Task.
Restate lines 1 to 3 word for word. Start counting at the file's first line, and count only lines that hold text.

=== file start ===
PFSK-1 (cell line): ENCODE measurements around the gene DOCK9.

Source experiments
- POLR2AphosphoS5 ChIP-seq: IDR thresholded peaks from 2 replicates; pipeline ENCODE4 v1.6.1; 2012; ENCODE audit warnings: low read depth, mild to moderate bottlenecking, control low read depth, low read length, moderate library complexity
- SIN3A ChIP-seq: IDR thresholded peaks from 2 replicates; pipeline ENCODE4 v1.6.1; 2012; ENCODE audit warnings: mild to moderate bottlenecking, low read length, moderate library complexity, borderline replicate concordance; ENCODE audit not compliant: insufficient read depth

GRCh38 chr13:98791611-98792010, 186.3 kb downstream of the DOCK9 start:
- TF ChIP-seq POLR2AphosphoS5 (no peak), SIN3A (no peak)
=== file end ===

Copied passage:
PFSK-1 (cell line): ENCODE measurements around the gene DOCK9.

Source experiments
- POLR2AphosphoS5 ChIP-seq: IDR thresholded peaks from 2 replicates; pipeline ENCODE4 v1.6.1; 2012; ENCODE audit warnings: low read depth, mild to moderate bottlenecking, control low read depth, low read length, moderate library complexity